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8. Bronchopulmonary manifestations in inflammatory bowel diseases: A retrospective study from the GETAID [GETAID Group]

S. Barge1, S. Feuillet1, J. Gornet1, J. Cosnes2, J. Colombel3, B. Wallaert3, D. Laharie4, Y. Bouhnik5, A. Bourreille6, G. Savoye7, M. Allez1, A. Tazi1, M. Lémann1

1Hôpital Saint-Louis, Paris, France; 2Hôpital Saint-Antoine, Paris, France; 3CHU Lille, Lille, France; 4Hôpital Haut Leveque, Bordeaux, France; 5Hôpital Beaujon, Clichy, France; 6CHU Nantes, Nantes, France; 7CHU Rouen, Rouen, France

Extraintestinal manifestations occur in up to 40% of inflammatory bowel disease (IBD) patients. Although rare, bronchopulmonary manifestations related to IBD are more frequently than previously recognized.

Aims: To describe IBD related bronchopulmonary manifestations and assess their response to therapies.

Materials and Methods: We conducted a retrospective study of patients with bronchopulmonary manifestations associated with IBD in the GETAID centres. Inclusion criteria were diagnosis of IBD, occurrence of bronchopulmonary manifestations explored at least by a high resolution thoracic CT (HRCT). Drug-related and infectious respiratory manisfestations were excluded. All data were reviewed and classified by a panel of IBD and pneumologist experts. Clinical data included age, sex, smoking status, disease duration, IBD phenotype according to Montreal classification, concomitant medication and disease activity at the time of diagnosis of bronchopulmonary manifestations. Clinical and morphological description (HRCT), bronchoscopy, bronchoalveolar lavage, histology, and outcome were reviewed.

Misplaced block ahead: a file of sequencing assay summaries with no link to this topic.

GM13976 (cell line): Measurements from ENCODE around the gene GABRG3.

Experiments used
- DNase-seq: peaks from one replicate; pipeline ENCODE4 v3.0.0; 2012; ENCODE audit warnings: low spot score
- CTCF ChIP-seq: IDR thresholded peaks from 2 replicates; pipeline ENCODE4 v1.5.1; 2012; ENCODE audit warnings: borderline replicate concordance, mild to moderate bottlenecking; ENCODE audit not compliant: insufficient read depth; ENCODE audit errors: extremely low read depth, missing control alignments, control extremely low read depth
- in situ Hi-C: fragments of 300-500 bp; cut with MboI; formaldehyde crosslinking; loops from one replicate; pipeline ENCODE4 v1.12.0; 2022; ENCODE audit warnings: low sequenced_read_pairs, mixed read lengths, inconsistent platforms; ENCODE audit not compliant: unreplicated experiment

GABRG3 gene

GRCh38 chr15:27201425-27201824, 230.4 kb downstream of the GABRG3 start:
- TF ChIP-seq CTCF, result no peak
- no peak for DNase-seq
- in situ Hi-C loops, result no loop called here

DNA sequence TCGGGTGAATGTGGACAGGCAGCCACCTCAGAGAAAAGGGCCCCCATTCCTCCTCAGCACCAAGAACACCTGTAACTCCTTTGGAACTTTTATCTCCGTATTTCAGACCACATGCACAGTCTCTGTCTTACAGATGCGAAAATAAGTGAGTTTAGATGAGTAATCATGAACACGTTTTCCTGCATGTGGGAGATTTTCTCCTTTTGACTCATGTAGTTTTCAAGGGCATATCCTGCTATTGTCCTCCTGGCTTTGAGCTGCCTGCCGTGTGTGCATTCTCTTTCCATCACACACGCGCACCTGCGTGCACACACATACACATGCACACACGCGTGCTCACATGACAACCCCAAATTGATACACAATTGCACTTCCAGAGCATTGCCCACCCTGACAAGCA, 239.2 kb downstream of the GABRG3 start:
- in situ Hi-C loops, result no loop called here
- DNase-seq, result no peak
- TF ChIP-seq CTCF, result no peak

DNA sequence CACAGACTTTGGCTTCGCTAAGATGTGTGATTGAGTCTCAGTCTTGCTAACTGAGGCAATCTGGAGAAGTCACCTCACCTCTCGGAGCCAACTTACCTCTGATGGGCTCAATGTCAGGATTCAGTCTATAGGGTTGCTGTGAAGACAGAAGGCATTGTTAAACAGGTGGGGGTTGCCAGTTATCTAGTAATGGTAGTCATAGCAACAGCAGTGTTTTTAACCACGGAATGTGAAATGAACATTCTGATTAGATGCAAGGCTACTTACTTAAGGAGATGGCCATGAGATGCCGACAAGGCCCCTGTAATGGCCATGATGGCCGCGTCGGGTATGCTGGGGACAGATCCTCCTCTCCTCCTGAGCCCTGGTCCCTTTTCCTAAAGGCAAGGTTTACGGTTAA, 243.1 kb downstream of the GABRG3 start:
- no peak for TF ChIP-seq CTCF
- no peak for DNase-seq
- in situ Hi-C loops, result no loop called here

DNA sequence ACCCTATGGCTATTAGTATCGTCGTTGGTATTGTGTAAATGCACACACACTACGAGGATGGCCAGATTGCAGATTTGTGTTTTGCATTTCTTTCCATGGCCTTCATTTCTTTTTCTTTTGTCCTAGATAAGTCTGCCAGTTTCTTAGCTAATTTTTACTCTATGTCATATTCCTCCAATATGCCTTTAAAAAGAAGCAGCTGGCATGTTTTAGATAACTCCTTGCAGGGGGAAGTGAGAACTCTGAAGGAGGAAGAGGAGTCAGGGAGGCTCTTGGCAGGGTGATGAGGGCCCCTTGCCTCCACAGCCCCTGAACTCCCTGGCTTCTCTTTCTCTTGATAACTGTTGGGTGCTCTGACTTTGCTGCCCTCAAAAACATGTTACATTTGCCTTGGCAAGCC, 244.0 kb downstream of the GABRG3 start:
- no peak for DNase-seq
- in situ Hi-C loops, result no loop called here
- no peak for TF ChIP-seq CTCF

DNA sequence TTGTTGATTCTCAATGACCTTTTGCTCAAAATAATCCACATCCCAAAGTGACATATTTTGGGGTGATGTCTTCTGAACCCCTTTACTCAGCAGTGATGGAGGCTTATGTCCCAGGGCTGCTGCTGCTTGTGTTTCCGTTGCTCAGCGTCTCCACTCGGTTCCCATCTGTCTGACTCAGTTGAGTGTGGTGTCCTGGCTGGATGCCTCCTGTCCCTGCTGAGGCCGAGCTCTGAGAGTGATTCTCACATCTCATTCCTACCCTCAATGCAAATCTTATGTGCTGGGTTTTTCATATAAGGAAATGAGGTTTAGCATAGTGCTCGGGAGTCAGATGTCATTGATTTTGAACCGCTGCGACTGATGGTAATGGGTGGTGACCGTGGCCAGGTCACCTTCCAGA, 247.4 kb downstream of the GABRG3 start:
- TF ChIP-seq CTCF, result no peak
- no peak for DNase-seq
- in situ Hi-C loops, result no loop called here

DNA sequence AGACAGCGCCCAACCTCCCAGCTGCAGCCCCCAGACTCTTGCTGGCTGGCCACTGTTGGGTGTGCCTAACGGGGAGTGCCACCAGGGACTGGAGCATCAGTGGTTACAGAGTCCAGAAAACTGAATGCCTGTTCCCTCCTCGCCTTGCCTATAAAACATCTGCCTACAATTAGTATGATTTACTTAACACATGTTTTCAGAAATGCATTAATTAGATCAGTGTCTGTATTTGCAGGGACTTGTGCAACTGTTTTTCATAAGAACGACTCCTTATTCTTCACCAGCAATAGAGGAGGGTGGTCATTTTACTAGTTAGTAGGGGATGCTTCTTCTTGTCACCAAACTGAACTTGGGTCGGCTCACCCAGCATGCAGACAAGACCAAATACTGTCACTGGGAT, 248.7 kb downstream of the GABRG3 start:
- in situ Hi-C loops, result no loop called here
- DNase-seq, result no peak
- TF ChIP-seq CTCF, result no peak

Results: Eighty patients (F 53%, median age 33.5 yrs, UC 47.5%, active smoking 9%) were included. Pulmonary disease was revealed by cough or dyspnoea (90%), frequently after the onset of IBD (85%; median delay after diagnosis was 6 years). At the time of diagnosis of lung disorder, bowel disease was inactive in 41 cases (51%) and lightly to moderately active in 28 cases (35%). Airway disease was present in 53% cases (bronchiectasis: n = 25, chronic bronchitis: n = 8 and tracheal involvement: n = 5) and parenchymal disease in 45% cases (diffuse interstitial lung disease (ILD): n = 20, granulomatous lung disease: n = 16). Airway disease occurred mainly in UC (n = 23/33; 70%) and followed colectomy in 15 cases with a median delay of 4 years (5 months-23 years). Fifty five patients (69%) had steroids with different modalities (inhaled, oral or intravenous). In 89% of cases, improvement or stabilisation were observed (median follow-up of 4 years). Efficacy of immunosuppressants (n = 10) was inconsistent and difficult to assess. In granulomatous lung diseases, outcome was constantly favourable, mainly under steroids (n = 10). Airway diseases were complicated by infectious diseases in approximately 50% of cases. The prognosis of ILD depended on the parenchymal disease type. Four deaths were reported, 3 of which were secondary to respiratory failure (tracheal involvement: n = 1, ILD: n = 2).

Conclusions: Bronchopulmonary manifestations associated with IBD can be classified in three different types: airway disease, interstitial lung disease and granulomatous disease. Prognosis appears severe in cases of tracheal involvement or interstitial lung disease.